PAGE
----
In our decision in Reid, we discussed the interrelationship between the monitoring that had been ordered in Maryland as a condition to Respondent's reinstatement and the new monitoring we were ordering. The Board was concerned about possible needless duplication of effort and noted in that opinion that:

If reciprocal discipline imposed in this jurisdiction is conceptually nothing more than the shadow of the discipline in a foreign jurisdiction, then in this case Respondent's right to practice in the District of Columbia could rise and fall automatically with its right to practice in Maryland. On the other hand, if the concept of reciprocal discipline imposed by this jurisdiction ends with the initial order entered here, then all reinstatement and probation matters would be governed by the rules and procedures in this jurisdiction.

In Reid, the Board resolved the issue by appointing its own monitors (a practice and financial monitor) for the lawyer's District of Columbia matters -- rather than relying on the monitors who were supervising Respondent's Maryland practice. This was felt to be appropriate because the probation we were imposing was to run for a longer period than the Maryland probation and because there was concern that, "if no monitors are appointed in the District of Columbia, Respondent's monitors in Maryland might be unaware of a violation committed in the District of Columbia, or might feel that they had no jurisdiction over, or little concern about, a violation occurring only in the District of Columbia." We believe that the same considerations are applicable in the present case, although we think that one District of Columbia monitor should be sufficient for Respondent's financial and practice matters.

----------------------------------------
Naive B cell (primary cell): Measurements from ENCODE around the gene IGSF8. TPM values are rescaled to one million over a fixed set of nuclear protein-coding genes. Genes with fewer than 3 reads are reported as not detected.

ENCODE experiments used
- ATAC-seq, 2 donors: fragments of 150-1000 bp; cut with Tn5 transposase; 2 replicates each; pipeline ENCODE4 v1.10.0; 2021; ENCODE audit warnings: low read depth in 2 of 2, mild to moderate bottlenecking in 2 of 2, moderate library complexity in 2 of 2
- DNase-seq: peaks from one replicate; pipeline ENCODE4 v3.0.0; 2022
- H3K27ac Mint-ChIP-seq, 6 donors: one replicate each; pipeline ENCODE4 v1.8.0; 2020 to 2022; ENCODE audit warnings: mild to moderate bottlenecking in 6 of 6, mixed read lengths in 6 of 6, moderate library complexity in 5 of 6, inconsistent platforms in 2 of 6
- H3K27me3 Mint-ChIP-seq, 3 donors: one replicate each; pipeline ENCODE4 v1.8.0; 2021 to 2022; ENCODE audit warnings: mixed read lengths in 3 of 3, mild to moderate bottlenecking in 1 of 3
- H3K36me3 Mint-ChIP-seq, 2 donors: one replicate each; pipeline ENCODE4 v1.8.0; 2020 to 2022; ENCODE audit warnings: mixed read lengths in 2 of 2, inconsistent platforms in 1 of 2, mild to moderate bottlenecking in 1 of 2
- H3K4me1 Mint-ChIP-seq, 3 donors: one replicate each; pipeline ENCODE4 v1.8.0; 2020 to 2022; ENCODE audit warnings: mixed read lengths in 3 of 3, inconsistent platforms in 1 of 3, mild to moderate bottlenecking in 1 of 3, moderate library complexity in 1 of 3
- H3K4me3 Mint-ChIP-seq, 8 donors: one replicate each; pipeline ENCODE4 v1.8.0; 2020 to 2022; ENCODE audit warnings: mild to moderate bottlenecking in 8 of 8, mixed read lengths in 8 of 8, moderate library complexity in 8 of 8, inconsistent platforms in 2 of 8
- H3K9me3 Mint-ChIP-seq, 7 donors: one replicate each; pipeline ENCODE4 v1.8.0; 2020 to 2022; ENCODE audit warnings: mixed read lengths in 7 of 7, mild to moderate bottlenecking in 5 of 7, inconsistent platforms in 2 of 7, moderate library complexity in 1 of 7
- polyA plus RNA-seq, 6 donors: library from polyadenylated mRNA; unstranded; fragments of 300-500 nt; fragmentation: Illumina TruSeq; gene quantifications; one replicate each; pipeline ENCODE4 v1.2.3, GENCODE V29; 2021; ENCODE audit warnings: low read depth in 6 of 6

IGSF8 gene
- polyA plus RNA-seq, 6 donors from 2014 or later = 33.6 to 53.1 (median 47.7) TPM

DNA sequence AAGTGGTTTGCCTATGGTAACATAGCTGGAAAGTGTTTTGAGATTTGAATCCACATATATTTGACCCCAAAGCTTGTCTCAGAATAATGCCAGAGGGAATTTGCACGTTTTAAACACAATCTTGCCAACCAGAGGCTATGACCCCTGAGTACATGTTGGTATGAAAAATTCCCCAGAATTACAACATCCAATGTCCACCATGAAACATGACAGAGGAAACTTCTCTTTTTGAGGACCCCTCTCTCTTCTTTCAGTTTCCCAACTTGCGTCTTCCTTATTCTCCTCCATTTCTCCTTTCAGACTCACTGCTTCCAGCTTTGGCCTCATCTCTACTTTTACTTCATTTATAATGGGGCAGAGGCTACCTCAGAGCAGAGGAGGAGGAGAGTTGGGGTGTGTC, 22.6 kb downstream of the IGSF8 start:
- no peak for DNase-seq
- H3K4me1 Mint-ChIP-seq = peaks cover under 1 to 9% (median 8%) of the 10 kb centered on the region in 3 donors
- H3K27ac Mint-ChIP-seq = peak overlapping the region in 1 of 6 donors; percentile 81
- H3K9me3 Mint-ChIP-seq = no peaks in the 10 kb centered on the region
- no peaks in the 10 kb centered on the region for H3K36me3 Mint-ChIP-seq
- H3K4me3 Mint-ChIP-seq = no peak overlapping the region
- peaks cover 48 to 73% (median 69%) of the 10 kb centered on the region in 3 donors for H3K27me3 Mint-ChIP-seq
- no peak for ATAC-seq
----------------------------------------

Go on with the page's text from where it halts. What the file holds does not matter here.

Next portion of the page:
Accordingly, we recommend that Respondent be disbarred in the District of Columbia, effective as of January 18, 1990; that execution of the disbarrment be stayed immediately; that Respondent be placed on probation for a period of three years from the said date; and that the conditions of such probation be as we have specified above.

DATED this 28th day of September, 1990.

Respectfully submitted,